Xylophone, courtesy Arthur Ka Wai Jenkins

Pitch range

Xylophone pitch range, courtesy of Hannah Whale

A xylophone has two rows of wooden bars, laid out like a piano keyboard. They are in order of length, like the piano’s strings: the shorter ones sound higher notes and the longer ones sound lower notes.

Xylophone beaters, courtesy of iStock

Xylophone beaters

Under each bar is a short, metal pipe (or ‘resonator’) running downwards. This helps the sound when the bar is struck: it resonates.

In Greek, ‘xylo’ means ‘wood’ and ‘phone’ means ‘sound’ – hence ‘wood sound’.

To play it

Xylophone player in playing position, courtesy of Tony Morrell

Xylophone player in playing position

You stand over it and strike the wooden bars with beaters, usually made of wood, plastic, rubber or latex.

Camille Saint-Saëns used the xylophone in his Danse macabre to sound like the rattling of bones!

Rattling of bones from the xylophone!

Saint-Saëns: Danse macabre (extract)

Slovak Radio Symphony Orchestra; Keith Clark. Naxos 8.553277

The sound

The beaters on the wooden bars make a dry, choppy sound. It’s heard a lot in music from around the world. In Africa, xylophones used to be made out of simple logs.

When you strike a bar, the note doesn’t last long (if you keep your stick on the bar, it makes no difference). So to make the sound last a bit longer, players might ‘roll’ (alternate the sticks one after the other at a rapid speed on one or more bars).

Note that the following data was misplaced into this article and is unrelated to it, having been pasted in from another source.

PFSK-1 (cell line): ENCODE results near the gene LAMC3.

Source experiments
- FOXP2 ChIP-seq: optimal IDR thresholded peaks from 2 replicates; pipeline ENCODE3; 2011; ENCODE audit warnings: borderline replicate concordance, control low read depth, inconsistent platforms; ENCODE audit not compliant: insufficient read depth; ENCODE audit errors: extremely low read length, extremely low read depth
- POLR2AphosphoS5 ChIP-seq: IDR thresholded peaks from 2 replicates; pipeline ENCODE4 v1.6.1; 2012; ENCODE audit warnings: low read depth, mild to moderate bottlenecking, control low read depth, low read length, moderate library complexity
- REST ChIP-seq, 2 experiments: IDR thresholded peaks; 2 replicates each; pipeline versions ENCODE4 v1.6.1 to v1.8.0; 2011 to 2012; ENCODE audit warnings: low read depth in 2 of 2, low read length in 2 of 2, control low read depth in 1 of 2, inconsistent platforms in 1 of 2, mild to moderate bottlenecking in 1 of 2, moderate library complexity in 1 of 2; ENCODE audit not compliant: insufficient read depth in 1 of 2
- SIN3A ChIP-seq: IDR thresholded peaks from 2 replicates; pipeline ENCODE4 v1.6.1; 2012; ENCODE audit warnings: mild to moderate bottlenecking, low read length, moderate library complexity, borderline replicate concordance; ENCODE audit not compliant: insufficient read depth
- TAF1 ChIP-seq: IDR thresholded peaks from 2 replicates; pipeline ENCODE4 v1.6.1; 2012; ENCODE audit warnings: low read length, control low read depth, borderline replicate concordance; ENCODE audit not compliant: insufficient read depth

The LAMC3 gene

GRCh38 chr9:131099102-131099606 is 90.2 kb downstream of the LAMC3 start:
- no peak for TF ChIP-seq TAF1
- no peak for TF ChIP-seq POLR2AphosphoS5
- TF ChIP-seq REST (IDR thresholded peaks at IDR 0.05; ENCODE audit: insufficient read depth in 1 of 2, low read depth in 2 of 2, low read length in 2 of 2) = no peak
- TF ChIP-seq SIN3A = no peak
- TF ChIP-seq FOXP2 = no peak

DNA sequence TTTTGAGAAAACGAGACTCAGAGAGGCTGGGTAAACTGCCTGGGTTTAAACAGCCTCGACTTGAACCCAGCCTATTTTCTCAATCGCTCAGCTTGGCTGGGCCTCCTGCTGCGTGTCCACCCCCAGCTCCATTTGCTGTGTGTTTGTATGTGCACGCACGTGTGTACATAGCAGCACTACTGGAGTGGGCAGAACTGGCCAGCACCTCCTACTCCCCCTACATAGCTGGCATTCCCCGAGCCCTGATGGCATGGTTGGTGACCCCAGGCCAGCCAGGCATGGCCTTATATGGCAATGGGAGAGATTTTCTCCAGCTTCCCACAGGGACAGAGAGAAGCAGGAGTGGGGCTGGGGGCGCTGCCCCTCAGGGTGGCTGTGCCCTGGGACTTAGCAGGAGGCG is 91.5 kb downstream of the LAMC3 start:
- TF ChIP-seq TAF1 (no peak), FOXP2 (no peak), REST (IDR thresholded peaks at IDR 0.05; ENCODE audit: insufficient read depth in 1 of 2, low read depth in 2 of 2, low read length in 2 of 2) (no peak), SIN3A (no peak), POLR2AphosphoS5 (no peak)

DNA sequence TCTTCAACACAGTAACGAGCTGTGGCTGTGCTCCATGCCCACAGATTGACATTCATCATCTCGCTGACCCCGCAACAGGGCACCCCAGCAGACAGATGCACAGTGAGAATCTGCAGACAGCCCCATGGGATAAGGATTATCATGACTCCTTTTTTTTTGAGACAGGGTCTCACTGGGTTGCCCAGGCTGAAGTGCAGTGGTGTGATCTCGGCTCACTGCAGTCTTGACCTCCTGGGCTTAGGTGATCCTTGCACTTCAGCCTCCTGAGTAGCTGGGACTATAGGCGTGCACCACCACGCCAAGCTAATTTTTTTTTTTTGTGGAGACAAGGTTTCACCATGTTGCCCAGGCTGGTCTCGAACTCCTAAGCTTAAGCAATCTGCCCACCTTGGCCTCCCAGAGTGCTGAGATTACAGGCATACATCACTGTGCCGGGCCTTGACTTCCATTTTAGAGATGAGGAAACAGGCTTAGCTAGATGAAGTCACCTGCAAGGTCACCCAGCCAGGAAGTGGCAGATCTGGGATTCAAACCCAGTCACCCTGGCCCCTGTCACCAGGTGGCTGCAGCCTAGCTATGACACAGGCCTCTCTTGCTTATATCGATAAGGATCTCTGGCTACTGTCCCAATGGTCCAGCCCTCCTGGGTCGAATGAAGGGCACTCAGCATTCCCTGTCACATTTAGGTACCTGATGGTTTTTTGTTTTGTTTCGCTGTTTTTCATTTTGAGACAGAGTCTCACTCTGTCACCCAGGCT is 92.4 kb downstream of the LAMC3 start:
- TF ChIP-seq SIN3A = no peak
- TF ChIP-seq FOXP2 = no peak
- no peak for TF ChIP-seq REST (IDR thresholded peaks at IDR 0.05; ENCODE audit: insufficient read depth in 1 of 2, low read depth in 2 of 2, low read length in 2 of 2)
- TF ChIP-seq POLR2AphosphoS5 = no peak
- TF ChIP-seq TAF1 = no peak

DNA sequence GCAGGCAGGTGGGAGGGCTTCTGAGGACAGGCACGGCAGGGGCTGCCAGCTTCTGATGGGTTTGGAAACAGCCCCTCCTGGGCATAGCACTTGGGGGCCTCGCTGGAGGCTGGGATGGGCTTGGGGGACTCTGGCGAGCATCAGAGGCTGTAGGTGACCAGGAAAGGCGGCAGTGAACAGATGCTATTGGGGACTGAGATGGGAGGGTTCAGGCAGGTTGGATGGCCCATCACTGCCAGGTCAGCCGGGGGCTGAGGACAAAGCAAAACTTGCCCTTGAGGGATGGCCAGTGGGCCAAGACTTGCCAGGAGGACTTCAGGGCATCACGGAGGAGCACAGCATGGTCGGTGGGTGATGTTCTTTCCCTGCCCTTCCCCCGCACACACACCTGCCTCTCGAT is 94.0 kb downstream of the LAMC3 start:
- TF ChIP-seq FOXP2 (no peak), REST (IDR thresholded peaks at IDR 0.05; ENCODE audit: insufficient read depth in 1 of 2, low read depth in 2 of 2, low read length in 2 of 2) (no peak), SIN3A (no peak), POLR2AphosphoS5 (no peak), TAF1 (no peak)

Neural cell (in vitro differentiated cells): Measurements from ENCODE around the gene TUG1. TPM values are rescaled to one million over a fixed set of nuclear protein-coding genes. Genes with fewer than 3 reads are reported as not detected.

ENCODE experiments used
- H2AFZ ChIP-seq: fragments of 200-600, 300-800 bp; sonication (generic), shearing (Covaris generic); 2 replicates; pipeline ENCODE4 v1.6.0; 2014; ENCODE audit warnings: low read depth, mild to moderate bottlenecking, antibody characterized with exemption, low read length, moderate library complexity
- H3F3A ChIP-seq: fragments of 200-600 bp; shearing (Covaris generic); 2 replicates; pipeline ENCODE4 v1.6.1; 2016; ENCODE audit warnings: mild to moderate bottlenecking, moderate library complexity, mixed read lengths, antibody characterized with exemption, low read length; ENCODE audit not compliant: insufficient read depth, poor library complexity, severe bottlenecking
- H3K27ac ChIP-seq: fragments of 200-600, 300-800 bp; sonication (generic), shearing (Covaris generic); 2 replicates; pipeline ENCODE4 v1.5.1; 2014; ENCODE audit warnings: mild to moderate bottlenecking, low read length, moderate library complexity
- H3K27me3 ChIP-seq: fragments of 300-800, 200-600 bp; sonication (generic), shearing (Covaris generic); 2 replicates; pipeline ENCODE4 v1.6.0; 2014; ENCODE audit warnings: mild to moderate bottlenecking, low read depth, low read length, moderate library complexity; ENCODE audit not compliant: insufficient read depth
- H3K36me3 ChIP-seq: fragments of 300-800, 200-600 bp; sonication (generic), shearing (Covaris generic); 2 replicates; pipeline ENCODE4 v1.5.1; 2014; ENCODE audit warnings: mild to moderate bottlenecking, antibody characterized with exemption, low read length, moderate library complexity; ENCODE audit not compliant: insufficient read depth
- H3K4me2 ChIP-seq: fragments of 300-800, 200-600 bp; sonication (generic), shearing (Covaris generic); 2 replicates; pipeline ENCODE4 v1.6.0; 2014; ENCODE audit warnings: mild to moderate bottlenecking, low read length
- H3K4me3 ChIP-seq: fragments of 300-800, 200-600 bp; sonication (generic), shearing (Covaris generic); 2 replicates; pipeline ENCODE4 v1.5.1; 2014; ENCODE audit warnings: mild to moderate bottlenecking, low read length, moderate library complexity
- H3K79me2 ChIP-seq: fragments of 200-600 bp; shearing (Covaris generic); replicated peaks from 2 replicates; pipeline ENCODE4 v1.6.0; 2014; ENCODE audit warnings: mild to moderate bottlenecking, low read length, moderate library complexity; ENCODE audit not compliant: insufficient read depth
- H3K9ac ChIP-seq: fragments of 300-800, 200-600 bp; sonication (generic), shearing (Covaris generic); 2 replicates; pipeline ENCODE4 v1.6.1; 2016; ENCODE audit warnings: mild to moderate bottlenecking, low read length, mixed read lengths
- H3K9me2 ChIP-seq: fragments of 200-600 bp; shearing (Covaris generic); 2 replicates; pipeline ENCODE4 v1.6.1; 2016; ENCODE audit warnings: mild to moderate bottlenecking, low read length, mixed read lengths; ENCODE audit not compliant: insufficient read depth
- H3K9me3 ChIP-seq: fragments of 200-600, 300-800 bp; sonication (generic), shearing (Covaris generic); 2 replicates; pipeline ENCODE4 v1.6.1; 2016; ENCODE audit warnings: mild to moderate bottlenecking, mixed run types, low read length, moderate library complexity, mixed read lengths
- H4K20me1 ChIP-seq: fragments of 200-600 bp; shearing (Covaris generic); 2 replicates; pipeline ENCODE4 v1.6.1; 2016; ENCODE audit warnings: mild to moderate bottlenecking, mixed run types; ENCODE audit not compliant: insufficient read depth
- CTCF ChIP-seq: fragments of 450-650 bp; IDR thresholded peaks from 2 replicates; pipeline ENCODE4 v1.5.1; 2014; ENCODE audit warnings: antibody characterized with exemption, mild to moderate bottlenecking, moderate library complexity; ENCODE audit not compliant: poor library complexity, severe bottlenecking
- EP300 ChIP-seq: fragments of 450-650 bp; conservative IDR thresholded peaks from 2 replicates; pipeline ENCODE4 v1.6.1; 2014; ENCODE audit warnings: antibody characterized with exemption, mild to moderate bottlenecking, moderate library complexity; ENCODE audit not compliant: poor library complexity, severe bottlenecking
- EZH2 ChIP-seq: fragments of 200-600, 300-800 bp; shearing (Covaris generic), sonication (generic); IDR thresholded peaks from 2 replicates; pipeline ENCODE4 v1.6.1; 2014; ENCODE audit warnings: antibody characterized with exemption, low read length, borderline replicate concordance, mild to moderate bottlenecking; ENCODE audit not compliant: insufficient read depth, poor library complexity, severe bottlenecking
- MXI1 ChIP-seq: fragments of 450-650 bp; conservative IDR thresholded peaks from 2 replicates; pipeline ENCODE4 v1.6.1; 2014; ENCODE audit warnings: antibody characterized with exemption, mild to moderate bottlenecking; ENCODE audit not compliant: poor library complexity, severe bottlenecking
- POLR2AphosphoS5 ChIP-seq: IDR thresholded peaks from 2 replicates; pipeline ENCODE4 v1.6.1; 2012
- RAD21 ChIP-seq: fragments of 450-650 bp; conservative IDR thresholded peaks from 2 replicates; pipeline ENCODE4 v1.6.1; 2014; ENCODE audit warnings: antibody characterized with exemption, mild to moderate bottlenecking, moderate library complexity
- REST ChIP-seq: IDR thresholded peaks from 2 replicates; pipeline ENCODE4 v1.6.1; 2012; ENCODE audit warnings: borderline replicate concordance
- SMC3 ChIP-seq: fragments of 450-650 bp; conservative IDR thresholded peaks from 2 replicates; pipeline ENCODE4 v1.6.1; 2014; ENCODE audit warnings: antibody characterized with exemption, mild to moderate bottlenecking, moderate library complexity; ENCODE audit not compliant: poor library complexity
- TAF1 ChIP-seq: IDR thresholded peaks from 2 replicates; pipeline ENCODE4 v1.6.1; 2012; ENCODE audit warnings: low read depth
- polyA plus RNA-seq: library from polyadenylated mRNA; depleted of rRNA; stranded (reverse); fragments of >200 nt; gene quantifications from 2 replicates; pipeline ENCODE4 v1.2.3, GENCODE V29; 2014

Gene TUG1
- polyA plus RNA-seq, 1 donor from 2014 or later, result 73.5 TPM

Different beaters can make the sound softer and mellower, or louder and harsher.

Do You Know?

Do You Know?

See if you can answer the questions below!

 What did the xylophone resemble in music by Saint-Saëns?

a. Sweets
b. Bones
c. Birds

 What is usually used to play a xylophone?

a. Beaters
b. Bow
c. Brushes

 What does ‘xylo’ mean in Greek?

a. Bar
b. Metal
c. Wood

 A xylophone is…

a. Unpitched
b. Semi-pitched
c. Pitched

 To play a xylophone, the player…

a. Sits down
b. Stands up
c. Kneels

Play More Music!

Play More Music!

Here is more music to listen to. Click the + to see tracks and information about each work!

Selected Xylophone Extracts

Camille Saint-Saëns (1835–1921)
Danse macabre in G minor, Op. 40 (extract)

Listen to those bones rattle! The xylophone represents skeletons dancing.

Performers: Slovak Radio Symphony Orchestra; Keith Clark

Taken from Naxos 8.553277

Camille Saint-Saëns (1835–1921)
The Carnival of the Animals: XII. Fossils (extract)

The dry, pingy sound of the xylophone is meant to suggest fossils.

Performers: Slovak Radio Symphony Orchestra; Ondrej Lenárd

Taken from Naxos 8.550335